Assassin (15) Home Ents Review
It’s possible that the only thing that could truly heal the world’s divisions, could make Russian embrace Ukrainian and Israeli and Palestinian forgive each others’ trespasses, is universal solidarity over the heinousness of Danny Dyer’s movie career. The only valid reasons to watch a film with this man in it are to punish yourself for some unspeakable misdemeanour or reward yourself with a laugh or two at the expense of an actor with the range of Paul Whitehouse in an Aviva ad.
Sad to report, then, that Dyer’s performance in Assassin is far from the worst thing about the movie. As lively as a matryoshka doll he may well be, but it’s hard to see what else he could have done with the character of Jamie Harris and that’s down to the abominable efforts of one J.K. Amalou.
Mr Amalou is the writer and director of Assassin, and to give him his due he is a capable enough in the latter job but for an over-reliance on seagulls late on in the movie. It is as a writer that Amalou deserves to stand before a jury of his peers and a judge itching to try out his new black cap. His story is of a professional killer, hired by a pair of Kemps to bump off a businessman. These Kemps are brothers at the head of a crime family in London – fitting, given how hackneyed the whole miserable business becomes just a few minutes in.
Jamie – the only name he could possibly have in a film like this – falls in love with the estranged daughter of the man he is hired to kill. This is unlikely to end well, as ‘he must turn against his notoriously fearsome employers’ as the accompanying literature has it. A succession of grim scenes are played out across London as suspicions are nurtured, drugs are snorted and choices are inexplicably fouled up in ways designed to propel us to the end of a film you don’t watch so much as endure.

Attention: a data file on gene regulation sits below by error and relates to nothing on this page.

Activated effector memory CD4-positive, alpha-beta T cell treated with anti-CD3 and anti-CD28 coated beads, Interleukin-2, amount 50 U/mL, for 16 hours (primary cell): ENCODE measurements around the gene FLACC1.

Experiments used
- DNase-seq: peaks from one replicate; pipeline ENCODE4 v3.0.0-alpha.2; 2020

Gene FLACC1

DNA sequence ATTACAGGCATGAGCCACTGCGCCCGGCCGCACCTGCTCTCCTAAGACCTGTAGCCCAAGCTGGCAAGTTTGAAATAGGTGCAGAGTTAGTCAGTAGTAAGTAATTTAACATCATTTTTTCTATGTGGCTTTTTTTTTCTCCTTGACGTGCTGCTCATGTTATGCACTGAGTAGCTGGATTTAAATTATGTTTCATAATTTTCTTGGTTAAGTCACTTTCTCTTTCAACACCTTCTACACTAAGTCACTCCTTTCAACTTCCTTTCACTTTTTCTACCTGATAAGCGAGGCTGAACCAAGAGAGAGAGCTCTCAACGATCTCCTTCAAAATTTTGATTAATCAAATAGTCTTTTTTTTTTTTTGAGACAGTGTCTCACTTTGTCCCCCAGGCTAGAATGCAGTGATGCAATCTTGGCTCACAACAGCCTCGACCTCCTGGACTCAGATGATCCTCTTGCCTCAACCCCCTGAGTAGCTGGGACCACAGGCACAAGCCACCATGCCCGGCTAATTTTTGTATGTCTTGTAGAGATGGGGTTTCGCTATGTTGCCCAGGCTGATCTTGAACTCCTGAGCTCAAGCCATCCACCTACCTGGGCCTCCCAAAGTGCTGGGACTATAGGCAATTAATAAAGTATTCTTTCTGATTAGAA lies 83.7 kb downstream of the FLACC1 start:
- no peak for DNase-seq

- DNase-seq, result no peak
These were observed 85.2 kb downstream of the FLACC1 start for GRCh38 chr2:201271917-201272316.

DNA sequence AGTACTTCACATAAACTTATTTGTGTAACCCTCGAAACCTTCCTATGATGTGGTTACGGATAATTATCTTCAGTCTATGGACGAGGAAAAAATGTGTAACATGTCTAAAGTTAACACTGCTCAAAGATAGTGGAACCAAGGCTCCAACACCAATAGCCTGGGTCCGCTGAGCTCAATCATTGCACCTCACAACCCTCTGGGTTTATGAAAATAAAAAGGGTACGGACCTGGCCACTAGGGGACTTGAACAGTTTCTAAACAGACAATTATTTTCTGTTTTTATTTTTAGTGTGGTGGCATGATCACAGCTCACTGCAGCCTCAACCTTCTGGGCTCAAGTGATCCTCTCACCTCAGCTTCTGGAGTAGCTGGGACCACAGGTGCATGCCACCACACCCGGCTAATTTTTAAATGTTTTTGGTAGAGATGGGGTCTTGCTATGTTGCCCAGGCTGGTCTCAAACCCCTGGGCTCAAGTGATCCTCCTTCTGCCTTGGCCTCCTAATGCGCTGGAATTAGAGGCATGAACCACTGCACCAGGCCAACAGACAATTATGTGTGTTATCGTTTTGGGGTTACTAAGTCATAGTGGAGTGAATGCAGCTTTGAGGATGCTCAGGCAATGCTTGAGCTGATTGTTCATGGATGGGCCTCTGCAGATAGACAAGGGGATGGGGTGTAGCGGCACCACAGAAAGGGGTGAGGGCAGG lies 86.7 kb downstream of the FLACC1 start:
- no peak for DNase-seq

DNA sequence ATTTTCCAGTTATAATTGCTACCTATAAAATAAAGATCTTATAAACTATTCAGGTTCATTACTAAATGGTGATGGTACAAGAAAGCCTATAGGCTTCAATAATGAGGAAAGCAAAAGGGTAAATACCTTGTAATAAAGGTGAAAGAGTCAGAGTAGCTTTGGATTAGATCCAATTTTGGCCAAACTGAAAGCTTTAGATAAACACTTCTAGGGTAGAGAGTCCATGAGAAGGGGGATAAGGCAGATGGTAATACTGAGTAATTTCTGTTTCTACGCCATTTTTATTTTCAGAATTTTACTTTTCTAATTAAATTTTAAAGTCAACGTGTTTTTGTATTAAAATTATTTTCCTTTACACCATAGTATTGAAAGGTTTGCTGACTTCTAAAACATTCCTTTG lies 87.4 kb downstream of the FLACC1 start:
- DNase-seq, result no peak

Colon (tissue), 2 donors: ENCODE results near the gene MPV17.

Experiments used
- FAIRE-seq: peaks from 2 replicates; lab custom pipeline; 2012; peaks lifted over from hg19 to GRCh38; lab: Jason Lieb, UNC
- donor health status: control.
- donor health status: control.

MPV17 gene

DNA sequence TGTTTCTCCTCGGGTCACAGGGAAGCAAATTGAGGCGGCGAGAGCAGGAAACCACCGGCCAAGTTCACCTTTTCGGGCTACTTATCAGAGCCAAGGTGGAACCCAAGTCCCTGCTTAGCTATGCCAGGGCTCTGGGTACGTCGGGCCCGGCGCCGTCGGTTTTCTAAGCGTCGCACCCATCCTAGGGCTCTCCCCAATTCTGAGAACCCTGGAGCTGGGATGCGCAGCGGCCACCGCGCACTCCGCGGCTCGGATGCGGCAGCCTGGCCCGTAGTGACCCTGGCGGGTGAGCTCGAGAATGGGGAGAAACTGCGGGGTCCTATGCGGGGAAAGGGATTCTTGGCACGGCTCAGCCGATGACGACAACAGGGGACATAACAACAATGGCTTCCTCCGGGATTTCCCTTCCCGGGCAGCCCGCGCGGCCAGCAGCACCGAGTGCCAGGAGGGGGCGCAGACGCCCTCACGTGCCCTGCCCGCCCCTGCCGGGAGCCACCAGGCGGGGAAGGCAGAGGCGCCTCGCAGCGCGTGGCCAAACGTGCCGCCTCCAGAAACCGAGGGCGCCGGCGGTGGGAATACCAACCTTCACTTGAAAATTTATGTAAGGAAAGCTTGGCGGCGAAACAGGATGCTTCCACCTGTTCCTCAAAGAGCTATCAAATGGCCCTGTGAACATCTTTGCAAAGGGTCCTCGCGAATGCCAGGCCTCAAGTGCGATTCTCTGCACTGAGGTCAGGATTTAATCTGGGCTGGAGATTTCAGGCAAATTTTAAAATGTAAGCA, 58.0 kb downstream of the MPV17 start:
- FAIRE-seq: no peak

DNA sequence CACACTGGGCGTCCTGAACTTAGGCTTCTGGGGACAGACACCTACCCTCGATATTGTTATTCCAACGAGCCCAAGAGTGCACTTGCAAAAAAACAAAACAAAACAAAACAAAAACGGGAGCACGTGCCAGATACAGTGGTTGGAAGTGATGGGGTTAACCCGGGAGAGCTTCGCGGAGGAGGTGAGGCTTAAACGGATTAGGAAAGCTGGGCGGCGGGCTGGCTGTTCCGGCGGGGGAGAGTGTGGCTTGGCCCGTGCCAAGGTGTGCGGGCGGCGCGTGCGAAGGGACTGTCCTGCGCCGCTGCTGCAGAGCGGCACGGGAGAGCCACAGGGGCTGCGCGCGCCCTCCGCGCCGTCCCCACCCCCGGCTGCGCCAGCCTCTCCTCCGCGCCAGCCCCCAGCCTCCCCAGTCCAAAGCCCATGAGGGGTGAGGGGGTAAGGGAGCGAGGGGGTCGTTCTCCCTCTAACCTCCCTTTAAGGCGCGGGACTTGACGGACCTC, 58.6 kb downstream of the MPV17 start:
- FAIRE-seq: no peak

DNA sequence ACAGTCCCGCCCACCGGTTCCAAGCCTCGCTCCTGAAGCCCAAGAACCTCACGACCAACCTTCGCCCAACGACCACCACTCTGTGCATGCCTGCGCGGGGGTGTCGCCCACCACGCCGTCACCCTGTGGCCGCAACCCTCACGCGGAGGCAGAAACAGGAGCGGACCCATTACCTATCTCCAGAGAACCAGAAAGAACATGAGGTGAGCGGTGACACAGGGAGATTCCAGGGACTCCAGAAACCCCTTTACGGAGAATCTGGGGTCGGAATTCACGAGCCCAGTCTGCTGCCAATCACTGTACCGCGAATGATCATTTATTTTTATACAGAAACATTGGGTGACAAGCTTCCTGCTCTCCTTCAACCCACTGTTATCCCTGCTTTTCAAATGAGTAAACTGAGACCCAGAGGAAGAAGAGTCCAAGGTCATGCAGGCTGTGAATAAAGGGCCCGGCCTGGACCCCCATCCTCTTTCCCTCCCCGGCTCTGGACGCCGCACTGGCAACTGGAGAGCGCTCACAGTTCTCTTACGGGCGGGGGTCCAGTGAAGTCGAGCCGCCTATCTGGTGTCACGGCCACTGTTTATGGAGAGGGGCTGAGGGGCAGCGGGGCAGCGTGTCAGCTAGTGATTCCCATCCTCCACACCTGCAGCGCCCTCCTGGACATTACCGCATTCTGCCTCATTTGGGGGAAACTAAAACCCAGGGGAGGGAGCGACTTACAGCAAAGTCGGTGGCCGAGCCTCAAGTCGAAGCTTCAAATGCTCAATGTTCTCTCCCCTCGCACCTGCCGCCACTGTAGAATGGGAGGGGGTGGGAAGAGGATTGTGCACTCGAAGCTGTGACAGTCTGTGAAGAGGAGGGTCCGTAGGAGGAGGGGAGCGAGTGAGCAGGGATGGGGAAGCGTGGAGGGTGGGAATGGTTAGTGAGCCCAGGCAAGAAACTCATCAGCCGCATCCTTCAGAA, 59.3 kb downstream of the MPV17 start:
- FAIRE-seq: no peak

The most entertaining aspect of Assassin is the series of baffling decisions the principal female character, played by Holly Weston, makes in an apparent bid to imperil herself and everyone around her at every conceivable turn. You definitely can’t go out, all right? Definitely not, no going out. You won’t, will you? You won’t go out? Because going out is a really bad idea. So don’t go out, all right? Oh, she’s gone out.
When a film can’t be rescued even by Danny Dyer in a bowtie manning a stall on Brighton Pier named ‘Hook a Duck’, perhaps it’s time to knock it on the head. The people behind this movie are in variously tenuous ways linked with Goodfellas, Casino and Rise of the Footsoldier. It’s hard to envisage a rush to reprint the covers of those films to hype up their connection with this execrable wreck.
I have no desire to harm J.K. Amalou’s future in the industry and I’m sure he’s a lovely man, but until he presents me with a time machine to get these 75 minutes back I will be forced to tell everyone I know that this film is an atrocity of Pinochet proportions. There is not a single thing that will allow me to recommend Assassin to anyone with an interest in storytelling, filmmaking or indeed their own future well being, given that it’s both expensive and painful to punch a DVD player.
Review by Chris Lockie
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Assassin is out on DVD and Blu-ray on 09 March. Buy from Amazon